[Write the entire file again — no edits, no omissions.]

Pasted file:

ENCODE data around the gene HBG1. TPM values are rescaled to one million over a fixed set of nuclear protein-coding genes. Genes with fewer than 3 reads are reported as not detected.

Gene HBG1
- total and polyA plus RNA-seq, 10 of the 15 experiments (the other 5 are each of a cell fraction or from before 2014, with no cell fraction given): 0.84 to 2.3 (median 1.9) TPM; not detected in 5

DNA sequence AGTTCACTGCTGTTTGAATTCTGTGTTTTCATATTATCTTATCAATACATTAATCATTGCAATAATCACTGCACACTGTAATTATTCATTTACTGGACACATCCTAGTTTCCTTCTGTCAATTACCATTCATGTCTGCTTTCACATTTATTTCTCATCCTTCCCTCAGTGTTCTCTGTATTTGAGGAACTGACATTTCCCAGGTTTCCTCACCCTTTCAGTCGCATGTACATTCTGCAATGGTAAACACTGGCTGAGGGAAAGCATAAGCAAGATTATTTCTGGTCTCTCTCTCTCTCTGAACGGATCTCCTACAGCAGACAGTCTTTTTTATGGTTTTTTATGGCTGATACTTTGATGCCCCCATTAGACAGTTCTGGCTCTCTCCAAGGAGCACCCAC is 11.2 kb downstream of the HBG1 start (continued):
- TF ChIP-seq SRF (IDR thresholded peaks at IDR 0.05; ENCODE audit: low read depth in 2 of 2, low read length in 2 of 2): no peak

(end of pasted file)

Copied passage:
ENCODE data around the gene HBG1. TPM values are rescaled to one million over a fixed set of nuclear protein-coding genes. Genes with fewer than 3 reads are reported as not detected.

Gene HBG1
- total and polyA plus RNA-seq, 10 of the 15 experiments (the other 5 are each of a cell fraction or from before 2014, with no cell fraction given): 0.84 to 2.3 (median 1.9) TPM; not detected in 5

DNA sequence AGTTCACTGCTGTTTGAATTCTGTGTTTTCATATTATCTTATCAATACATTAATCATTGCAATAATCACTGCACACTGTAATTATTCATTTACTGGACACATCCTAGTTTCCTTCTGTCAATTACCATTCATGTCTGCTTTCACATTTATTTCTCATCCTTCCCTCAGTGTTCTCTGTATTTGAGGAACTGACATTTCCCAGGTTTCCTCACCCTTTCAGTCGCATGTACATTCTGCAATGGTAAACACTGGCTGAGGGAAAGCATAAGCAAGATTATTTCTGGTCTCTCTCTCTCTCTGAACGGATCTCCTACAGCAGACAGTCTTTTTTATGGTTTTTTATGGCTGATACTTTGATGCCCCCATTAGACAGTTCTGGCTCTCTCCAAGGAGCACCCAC is 11.2 kb downstream of the HBG1 start (continued):
- TF ChIP-seq SRF (IDR thresholded peaks at IDR 0.05; ENCODE audit: low read depth in 2 of 2, low read length in 2 of 2): no peak